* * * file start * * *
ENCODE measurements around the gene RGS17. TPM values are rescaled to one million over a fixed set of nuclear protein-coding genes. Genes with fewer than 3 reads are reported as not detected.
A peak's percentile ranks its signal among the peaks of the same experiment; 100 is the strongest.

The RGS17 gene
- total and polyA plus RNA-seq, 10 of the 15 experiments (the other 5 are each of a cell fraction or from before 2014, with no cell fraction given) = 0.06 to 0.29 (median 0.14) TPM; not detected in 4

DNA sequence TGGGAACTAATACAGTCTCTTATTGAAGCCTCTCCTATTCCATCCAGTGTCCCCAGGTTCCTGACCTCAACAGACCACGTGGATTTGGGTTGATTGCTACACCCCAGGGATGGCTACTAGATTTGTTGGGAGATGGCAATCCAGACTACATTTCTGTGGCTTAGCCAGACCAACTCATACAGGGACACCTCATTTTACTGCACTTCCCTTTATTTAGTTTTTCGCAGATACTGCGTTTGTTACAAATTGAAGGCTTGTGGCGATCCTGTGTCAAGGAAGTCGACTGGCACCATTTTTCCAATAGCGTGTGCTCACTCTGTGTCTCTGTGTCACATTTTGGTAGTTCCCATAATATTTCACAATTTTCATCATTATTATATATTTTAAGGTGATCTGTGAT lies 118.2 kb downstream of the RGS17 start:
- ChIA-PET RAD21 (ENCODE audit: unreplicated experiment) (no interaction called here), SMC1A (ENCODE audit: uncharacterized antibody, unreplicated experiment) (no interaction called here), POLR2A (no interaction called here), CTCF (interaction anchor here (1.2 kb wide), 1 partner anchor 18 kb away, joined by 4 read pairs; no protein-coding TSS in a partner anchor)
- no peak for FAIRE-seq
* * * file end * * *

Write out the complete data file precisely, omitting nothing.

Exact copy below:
ENCODE measurements around the gene RGS17. TPM values are rescaled to one million over a fixed set of nuclear protein-coding genes. Genes with fewer than 3 reads are reported as not detected.
A peak's percentile ranks its signal among the peaks of the same experiment; 100 is the strongest.

The RGS17 gene
- total and polyA plus RNA-seq, 10 of the 15 experiments (the other 5 are each of a cell fraction or from before 2014, with no cell fraction given) = 0.06 to 0.29 (median 0.14) TPM; not detected in 4

DNA sequence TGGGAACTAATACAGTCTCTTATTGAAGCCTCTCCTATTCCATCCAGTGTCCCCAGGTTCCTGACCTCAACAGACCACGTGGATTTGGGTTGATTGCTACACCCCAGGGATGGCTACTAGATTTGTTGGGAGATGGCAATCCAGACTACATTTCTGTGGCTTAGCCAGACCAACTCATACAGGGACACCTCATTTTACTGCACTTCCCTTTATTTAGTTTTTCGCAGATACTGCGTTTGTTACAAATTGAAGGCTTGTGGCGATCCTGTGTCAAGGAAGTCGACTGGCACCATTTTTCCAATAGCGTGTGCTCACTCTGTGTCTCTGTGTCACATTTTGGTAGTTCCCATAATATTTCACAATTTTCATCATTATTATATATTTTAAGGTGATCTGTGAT lies 118.2 kb downstream of the RGS17 start:
- ChIA-PET RAD21 (ENCODE audit: unreplicated experiment) (no interaction called here), SMC1A (ENCODE audit: uncharacterized antibody, unreplicated experiment) (no interaction called here), POLR2A (no interaction called here), CTCF (interaction anchor here (1.2 kb wide), 1 partner anchor 18 kb away, joined by 4 read pairs; no protein-coding TSS in a partner anchor)
- no peak for FAIRE-seq